September 18 is World Water Monitoring Day, an event coordinated by the Water Environment Federation and International Water Association as part of the World Water Monitoring Challenge (WWMC).
The event encourages people, especially children, to test their local water sources for a variety of characteristics, such as temperature, pH, and dissolved oxygen content.
The initiative does an excellent job highlighting the importance of keeping waterways clean, but World Water Monitoring Day fails to address one of the biggest threats to potable water - microorganisms.
The World Health Organization (WHO) states: “Infectious diseases caused by pathogenic bacteria, viruses, protozoa, and helminths are the most common and wide-spread health risk associated with drinking water.”
Drinking water contaminated with pathogenic organisms is practically a non-issue in developed countries.
In fact, waterborne disease outbreaks are major news events when they do occur, as when the 1993 outbreak in Milwaukee, WI, of Cryptosporidium, a protozoan infection, that made over 400,000 people ill.
Cholera, caused by the bacterium Vibrio cholerae, is a notorious waterborne disease.
In the 19th century, cholera was one of the most widespread and deadly diseases, but it is no longer a threat in the United States or Europe.
Unfortunately, cholera is still a significant cause of morbidity and mortality in the developing world.
The WHO estimates that cholera infects 3–5 million people and is responsible for approximately 100,000 deaths per year.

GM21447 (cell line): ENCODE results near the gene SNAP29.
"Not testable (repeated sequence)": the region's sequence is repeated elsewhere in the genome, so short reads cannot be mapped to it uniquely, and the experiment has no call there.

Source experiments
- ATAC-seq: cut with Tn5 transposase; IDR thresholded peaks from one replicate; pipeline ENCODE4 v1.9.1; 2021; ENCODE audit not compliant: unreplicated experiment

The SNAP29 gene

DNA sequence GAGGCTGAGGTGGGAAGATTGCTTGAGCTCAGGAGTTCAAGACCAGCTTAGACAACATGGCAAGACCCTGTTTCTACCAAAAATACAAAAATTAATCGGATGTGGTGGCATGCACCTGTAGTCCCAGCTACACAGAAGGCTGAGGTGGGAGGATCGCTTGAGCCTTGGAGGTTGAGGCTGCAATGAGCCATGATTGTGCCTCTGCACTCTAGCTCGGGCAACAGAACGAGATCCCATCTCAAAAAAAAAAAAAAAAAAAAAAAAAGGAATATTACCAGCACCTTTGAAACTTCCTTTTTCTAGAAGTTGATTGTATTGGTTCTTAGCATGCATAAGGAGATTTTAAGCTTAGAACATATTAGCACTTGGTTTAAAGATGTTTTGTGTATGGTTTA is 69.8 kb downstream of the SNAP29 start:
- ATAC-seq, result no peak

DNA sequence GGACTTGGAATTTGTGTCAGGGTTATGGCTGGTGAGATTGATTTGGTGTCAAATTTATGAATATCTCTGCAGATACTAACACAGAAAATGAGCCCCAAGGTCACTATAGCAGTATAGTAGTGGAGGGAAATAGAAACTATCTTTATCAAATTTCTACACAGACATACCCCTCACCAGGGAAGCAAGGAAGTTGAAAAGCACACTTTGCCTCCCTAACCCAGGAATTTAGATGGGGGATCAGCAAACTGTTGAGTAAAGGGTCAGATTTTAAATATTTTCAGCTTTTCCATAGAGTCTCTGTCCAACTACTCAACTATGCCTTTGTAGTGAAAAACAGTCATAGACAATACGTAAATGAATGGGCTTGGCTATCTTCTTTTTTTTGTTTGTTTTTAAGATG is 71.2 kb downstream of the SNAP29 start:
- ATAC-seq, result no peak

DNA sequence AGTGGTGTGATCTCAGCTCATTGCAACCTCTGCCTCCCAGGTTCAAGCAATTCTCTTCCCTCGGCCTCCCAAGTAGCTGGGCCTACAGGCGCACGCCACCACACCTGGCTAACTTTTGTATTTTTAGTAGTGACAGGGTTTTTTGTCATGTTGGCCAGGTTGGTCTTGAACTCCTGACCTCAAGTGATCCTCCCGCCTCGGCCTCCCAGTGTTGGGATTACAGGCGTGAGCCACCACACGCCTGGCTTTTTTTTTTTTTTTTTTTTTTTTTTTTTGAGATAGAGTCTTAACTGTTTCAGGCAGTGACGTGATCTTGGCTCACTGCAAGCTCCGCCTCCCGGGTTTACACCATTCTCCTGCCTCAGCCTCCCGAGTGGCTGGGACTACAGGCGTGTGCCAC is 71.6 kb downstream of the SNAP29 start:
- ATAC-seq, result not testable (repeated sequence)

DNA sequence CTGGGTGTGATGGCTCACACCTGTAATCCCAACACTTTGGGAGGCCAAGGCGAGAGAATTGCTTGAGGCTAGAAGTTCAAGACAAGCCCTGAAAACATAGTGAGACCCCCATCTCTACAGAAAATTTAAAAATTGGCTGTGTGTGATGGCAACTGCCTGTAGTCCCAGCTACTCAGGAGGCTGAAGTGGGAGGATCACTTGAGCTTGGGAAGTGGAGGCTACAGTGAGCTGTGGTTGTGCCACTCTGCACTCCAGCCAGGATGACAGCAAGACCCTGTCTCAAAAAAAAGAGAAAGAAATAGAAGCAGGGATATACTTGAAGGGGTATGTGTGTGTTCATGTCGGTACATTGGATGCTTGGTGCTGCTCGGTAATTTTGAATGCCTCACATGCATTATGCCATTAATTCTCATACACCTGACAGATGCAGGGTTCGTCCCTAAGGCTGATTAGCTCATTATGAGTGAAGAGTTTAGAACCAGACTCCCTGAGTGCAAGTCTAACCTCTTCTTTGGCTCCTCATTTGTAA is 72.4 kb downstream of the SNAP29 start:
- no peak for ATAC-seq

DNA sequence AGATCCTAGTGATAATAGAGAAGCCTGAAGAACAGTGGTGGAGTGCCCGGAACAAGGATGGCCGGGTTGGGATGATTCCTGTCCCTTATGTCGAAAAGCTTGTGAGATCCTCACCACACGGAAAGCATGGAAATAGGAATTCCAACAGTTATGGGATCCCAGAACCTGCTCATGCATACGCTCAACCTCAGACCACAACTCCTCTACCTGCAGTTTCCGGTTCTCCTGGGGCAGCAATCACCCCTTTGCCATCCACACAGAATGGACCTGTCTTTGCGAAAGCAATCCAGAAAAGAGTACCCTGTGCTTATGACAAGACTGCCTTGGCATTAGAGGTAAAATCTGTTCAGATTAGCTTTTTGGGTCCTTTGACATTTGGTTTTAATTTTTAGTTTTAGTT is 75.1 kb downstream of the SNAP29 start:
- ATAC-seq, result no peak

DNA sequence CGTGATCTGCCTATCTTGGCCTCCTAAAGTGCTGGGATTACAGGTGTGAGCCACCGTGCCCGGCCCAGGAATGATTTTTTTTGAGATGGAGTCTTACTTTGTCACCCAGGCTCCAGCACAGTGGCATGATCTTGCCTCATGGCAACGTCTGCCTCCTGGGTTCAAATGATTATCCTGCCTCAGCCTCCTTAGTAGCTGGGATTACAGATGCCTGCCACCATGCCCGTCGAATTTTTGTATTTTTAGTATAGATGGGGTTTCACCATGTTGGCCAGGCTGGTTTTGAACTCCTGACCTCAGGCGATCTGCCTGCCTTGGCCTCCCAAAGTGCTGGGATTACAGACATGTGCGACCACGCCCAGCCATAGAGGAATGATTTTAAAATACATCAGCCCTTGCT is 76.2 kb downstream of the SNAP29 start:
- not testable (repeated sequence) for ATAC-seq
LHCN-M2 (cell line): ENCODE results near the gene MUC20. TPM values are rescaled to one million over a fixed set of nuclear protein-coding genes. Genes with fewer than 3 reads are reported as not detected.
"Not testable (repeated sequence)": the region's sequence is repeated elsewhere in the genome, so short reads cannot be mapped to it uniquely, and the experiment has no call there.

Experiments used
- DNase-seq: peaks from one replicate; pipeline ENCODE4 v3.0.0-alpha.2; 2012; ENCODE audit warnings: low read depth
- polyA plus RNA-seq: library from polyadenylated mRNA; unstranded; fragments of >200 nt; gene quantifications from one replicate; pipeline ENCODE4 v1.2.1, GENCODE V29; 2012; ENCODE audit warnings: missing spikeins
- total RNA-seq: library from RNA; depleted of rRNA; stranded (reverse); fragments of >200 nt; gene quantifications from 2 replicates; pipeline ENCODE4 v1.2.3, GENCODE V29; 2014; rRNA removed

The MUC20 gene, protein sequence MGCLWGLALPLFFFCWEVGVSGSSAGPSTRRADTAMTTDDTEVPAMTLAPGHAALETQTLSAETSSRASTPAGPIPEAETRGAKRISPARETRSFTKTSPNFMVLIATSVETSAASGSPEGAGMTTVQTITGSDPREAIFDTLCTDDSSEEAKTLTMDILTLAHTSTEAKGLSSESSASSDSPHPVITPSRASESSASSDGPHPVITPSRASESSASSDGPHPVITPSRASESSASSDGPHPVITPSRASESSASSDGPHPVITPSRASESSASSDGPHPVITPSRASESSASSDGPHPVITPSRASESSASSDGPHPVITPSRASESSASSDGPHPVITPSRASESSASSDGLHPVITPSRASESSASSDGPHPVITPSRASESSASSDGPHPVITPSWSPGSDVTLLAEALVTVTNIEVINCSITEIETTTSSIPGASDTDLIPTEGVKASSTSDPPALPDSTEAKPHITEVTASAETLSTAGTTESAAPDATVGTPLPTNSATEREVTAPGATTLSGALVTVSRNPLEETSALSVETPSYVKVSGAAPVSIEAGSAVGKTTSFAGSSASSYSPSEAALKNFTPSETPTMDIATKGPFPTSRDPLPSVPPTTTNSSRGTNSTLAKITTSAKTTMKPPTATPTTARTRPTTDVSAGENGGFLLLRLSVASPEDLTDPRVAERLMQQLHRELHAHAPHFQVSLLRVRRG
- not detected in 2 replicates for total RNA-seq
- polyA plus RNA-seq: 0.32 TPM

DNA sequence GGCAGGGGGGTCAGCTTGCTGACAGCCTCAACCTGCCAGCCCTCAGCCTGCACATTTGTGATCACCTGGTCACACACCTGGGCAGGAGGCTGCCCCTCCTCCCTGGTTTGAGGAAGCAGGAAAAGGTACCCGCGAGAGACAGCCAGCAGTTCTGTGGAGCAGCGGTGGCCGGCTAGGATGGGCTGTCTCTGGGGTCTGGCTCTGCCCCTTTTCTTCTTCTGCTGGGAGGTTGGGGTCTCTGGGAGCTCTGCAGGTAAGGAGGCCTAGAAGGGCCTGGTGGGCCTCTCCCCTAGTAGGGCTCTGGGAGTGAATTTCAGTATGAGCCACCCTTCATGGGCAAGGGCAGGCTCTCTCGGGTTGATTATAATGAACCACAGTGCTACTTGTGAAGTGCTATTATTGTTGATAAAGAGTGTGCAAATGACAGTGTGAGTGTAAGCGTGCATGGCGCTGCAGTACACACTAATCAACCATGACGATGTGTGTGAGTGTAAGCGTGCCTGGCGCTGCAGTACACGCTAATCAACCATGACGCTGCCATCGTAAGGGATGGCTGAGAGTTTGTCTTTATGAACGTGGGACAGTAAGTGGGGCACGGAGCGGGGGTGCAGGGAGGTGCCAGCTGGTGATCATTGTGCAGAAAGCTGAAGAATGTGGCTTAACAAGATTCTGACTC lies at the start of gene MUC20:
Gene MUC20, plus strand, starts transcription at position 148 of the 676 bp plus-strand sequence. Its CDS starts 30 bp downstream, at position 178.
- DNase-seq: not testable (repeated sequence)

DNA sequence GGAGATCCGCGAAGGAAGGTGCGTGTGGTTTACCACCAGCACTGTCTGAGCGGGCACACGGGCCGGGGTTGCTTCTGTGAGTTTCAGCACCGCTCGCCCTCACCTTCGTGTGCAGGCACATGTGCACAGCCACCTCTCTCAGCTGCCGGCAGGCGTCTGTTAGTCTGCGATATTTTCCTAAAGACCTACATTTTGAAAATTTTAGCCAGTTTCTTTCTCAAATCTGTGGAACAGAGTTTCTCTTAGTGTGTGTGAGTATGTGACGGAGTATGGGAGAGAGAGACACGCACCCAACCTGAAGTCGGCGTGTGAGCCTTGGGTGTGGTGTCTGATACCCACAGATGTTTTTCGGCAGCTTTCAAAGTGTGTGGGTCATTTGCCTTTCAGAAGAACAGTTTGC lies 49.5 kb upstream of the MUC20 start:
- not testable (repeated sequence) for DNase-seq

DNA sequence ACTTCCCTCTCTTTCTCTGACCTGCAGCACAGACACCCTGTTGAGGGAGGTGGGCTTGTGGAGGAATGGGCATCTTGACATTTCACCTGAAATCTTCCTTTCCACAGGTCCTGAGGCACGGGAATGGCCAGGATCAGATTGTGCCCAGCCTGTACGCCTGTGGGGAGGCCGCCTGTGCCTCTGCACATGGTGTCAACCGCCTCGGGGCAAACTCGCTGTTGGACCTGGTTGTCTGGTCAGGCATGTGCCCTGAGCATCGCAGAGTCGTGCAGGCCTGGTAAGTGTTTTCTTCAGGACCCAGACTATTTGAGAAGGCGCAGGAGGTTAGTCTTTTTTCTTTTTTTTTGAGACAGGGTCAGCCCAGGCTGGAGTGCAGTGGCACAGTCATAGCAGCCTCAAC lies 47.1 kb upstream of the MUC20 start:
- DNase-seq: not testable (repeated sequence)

Therefore, the morbidity and mortality associated with cholera is much less than malaria or tuberculosis, but when the burdens of all waterborne diarrheal disease are combined, the WHO estimates that they are responsible for over 4% of the total disability-adjusted life year (DALY) global burden of disease.
Organizations such as the non-profit Water.org are trying to address this issue by increasing access to safe drinking water.
Water.org has formed strategic partnerships with corporate foundations, including PepsiCo, Caterpillar, and MasterCard.
These alliances have helped Water.org make significant progress, but it estimates that 50% of water projects fail due to a lack of community involvement.
Collaboration between Water.org and WWMC could overcome this concern.
WWMC has achieved international involvement, including several countries that have elevated incidences of waterborne disease (e.g., India, Cameroon, and Kenya).
A WWMC/Water.org partnership would enable the organizations to focus on their strengths.
Hopefully the two groups can collaborate soon as UNICEF estimates that a child dies from water-associated diarrhea every 20 seconds.
WWMC could foster community support through education and outreach, and Water.org could coordinate and help finance the water projects using its corporate contacts.
This synergy could also help reduce costs, which would enable more funding for this mission.